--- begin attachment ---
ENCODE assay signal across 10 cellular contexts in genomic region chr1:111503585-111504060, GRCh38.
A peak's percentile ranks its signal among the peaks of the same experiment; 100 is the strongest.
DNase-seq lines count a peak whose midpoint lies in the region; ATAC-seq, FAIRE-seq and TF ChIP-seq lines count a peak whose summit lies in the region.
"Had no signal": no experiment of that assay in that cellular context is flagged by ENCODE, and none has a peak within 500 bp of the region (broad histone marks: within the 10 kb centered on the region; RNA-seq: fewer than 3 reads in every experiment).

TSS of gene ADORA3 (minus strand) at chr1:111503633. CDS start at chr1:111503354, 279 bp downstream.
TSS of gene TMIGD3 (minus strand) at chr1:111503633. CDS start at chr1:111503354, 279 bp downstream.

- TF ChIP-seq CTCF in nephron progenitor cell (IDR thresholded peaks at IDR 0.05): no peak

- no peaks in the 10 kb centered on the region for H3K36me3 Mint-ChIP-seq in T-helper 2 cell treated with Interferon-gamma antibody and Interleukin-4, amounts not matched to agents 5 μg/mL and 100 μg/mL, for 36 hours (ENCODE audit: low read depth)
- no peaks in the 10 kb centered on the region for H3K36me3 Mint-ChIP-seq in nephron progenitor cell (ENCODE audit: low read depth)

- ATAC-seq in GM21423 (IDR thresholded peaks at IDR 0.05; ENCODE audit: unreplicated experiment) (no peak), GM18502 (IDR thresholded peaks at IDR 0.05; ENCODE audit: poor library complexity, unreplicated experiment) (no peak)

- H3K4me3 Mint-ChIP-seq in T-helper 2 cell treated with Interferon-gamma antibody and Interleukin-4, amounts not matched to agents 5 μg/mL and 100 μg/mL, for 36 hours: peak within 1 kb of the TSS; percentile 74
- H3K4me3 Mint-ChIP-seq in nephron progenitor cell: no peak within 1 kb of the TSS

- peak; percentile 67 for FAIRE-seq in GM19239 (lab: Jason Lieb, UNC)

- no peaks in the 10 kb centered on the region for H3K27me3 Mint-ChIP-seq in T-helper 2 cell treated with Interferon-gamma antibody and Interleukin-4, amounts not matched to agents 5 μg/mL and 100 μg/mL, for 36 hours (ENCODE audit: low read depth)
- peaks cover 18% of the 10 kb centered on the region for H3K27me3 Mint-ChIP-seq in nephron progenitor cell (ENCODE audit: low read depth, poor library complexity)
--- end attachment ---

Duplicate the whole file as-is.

ENCODE assay signal across 10 cellular contexts in genomic region chr1:111503585-111504060, GRCh38.
A peak's percentile ranks its signal among the peaks of the same experiment; 100 is the strongest.
DNase-seq lines count a peak whose midpoint lies in the region; ATAC-seq, FAIRE-seq and TF ChIP-seq lines count a peak whose summit lies in the region.
"Had no signal": no experiment of that assay in that cellular context is flagged by ENCODE, and none has a peak within 500 bp of the region (broad histone marks: within the 10 kb centered on the region; RNA-seq: fewer than 3 reads in every experiment).

TSS of gene ADORA3 (minus strand) at chr1:111503633. CDS start at chr1:111503354, 279 bp downstream.
TSS of gene TMIGD3 (minus strand) at chr1:111503633. CDS start at chr1:111503354, 279 bp downstream.

- TF ChIP-seq CTCF in nephron progenitor cell (IDR thresholded peaks at IDR 0.05): no peak

- no peaks in the 10 kb centered on the region for H3K36me3 Mint-ChIP-seq in T-helper 2 cell treated with Interferon-gamma antibody and Interleukin-4, amounts not matched to agents 5 μg/mL and 100 μg/mL, for 36 hours (ENCODE audit: low read depth)
- no peaks in the 10 kb centered on the region for H3K36me3 Mint-ChIP-seq in nephron progenitor cell (ENCODE audit: low read depth)

- ATAC-seq in GM21423 (IDR thresholded peaks at IDR 0.05; ENCODE audit: unreplicated experiment) (no peak), GM18502 (IDR thresholded peaks at IDR 0.05; ENCODE audit: poor library complexity, unreplicated experiment) (no peak)

- H3K4me3 Mint-ChIP-seq in T-helper 2 cell treated with Interferon-gamma antibody and Interleukin-4, amounts not matched to agents 5 μg/mL and 100 μg/mL, for 36 hours: peak within 1 kb of the TSS; percentile 74
- H3K4me3 Mint-ChIP-seq in nephron progenitor cell: no peak within 1 kb of the TSS

- peak; percentile 67 for FAIRE-seq in GM19239 (lab: Jason Lieb, UNC)

- no peaks in the 10 kb centered on the region for H3K27me3 Mint-ChIP-seq in T-helper 2 cell treated with Interferon-gamma antibody and Interleukin-4, amounts not matched to agents 5 μg/mL and 100 μg/mL, for 36 hours (ENCODE audit: low read depth)
- peaks cover 18% of the 10 kb centered on the region for H3K27me3 Mint-ChIP-seq in nephron progenitor cell (ENCODE audit: low read depth, poor library complexity)